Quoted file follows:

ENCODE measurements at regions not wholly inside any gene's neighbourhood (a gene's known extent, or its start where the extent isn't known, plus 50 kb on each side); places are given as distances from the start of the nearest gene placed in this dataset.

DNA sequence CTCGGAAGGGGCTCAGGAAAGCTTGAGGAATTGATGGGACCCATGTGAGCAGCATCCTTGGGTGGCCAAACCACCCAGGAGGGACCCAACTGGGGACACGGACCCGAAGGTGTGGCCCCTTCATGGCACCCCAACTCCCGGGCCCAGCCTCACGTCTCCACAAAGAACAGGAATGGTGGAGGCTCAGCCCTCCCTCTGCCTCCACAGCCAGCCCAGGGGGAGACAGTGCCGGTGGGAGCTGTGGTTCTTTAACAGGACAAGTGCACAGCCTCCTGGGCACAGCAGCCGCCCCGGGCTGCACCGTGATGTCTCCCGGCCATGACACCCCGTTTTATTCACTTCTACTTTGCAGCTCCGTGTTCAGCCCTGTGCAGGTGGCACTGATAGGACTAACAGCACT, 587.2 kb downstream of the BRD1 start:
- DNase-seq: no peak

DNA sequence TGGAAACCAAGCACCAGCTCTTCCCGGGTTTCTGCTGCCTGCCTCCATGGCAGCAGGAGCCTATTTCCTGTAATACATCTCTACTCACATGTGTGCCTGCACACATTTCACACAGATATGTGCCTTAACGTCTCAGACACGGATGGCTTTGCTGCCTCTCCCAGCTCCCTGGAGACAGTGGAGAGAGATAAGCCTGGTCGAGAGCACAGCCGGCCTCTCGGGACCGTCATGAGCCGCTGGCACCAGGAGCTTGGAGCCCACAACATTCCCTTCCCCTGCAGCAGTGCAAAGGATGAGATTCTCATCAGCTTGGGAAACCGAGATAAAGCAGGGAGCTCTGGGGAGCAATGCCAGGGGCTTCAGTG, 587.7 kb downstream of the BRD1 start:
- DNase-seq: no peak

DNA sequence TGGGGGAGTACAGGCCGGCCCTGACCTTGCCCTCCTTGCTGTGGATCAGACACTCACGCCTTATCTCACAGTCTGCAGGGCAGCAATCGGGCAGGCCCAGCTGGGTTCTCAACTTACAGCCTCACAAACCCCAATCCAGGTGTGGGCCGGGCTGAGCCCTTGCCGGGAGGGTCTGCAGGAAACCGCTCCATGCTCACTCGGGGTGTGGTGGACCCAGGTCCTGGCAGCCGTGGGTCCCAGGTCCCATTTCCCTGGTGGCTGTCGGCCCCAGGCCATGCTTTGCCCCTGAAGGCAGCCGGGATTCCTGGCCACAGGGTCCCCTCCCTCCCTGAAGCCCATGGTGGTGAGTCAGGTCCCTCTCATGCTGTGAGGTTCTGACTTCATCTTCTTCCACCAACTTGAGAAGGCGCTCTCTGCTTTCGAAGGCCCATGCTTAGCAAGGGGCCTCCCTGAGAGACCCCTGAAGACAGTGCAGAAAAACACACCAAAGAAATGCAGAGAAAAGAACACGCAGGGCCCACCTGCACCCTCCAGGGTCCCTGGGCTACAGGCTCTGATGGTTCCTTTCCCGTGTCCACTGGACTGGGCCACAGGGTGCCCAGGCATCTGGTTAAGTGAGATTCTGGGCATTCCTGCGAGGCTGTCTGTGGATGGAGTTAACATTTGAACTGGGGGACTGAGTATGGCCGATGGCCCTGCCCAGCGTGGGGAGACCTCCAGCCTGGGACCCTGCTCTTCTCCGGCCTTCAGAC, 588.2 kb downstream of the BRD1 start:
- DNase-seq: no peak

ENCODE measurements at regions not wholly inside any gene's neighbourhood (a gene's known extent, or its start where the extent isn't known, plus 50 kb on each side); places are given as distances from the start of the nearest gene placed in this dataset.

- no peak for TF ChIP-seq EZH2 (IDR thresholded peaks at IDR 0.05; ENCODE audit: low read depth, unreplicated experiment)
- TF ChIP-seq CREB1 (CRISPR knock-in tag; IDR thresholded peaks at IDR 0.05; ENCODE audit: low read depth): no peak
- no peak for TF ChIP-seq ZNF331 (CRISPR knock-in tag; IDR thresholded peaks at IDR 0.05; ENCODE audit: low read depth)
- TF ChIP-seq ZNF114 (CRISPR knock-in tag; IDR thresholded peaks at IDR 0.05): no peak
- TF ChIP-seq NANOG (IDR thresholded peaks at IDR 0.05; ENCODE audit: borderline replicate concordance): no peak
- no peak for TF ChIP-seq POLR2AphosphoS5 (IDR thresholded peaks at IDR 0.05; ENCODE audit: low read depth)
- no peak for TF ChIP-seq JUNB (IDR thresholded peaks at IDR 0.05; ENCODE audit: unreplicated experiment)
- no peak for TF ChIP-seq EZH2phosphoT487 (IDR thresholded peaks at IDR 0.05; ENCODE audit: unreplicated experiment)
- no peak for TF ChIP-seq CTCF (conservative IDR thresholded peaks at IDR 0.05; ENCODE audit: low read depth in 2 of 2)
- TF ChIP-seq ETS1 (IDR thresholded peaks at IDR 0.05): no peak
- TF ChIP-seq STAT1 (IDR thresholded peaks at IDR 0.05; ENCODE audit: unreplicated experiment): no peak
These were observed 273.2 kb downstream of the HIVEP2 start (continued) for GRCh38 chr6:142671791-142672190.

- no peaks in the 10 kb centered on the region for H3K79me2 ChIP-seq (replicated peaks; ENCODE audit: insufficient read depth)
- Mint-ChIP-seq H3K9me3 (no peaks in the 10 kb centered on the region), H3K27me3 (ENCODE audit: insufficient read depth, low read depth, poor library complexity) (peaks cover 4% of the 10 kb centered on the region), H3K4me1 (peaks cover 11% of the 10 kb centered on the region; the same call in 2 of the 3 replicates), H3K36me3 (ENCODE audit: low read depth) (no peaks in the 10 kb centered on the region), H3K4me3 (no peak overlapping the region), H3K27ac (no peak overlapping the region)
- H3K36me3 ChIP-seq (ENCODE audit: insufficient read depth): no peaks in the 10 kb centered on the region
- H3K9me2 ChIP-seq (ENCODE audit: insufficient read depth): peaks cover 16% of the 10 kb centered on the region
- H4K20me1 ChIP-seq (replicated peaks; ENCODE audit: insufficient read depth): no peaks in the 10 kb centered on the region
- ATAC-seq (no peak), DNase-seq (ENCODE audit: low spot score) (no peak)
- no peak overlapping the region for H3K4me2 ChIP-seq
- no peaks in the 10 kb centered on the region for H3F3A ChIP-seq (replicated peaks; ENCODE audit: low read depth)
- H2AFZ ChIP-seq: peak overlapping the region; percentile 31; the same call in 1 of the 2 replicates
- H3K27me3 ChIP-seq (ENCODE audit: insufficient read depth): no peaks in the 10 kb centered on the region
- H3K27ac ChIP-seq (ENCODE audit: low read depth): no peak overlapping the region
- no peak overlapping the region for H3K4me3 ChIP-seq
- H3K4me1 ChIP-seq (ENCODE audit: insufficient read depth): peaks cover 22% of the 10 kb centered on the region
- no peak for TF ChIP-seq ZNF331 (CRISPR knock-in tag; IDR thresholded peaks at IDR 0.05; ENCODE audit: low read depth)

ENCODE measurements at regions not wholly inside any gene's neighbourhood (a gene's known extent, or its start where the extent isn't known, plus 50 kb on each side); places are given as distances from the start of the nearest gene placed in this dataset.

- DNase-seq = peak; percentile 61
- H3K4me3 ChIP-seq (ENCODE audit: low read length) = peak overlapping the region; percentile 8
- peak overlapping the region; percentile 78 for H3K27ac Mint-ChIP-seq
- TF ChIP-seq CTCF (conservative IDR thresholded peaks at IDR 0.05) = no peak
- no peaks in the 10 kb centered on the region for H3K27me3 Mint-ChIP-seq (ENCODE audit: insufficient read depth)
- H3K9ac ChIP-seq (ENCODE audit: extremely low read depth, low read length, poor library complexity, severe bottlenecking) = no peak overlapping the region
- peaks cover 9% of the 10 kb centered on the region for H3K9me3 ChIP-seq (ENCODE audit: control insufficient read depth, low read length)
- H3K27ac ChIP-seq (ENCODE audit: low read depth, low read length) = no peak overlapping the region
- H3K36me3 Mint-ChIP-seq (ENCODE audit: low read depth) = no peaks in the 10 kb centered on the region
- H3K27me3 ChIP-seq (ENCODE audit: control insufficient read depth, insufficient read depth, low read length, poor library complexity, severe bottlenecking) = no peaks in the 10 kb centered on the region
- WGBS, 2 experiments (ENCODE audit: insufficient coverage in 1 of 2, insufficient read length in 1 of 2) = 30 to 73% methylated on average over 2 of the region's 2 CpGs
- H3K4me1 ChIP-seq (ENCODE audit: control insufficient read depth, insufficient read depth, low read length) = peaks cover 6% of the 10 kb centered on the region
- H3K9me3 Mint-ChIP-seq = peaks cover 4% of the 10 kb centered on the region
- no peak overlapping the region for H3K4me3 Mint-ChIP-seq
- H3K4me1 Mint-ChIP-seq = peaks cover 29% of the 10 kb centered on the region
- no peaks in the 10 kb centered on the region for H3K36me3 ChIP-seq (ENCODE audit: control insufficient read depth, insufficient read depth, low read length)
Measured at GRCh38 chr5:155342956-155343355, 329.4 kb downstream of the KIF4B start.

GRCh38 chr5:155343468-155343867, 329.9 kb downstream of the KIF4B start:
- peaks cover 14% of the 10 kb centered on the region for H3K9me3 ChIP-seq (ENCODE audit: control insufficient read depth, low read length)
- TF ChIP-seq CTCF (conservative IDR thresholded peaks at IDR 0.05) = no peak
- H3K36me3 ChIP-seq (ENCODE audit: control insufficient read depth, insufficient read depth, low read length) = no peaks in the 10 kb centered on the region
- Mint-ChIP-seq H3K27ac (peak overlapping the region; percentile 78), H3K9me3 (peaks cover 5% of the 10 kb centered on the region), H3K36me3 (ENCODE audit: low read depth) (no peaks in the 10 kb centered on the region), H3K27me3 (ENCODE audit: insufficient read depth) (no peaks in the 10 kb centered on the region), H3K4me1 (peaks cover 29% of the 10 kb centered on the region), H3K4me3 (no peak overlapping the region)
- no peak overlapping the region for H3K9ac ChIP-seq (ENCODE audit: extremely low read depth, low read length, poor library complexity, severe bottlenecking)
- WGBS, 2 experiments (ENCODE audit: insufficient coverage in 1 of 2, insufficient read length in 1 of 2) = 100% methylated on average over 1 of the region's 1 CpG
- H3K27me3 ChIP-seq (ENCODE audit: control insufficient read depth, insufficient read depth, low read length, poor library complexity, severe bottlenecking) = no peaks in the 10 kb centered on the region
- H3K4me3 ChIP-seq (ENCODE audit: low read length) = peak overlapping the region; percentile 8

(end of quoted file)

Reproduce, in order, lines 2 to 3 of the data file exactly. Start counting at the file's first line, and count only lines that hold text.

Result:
DNA sequence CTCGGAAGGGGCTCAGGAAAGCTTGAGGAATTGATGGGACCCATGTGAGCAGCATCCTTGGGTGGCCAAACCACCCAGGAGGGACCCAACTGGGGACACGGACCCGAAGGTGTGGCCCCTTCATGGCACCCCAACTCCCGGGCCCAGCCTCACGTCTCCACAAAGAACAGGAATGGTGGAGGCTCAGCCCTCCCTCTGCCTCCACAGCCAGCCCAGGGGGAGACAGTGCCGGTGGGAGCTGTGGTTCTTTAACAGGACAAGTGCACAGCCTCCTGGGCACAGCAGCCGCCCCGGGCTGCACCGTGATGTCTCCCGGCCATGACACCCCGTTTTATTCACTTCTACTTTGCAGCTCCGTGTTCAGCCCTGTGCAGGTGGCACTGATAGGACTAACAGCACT, 587.2 kb downstream of the BRD1 start:
- DNase-seq: no peak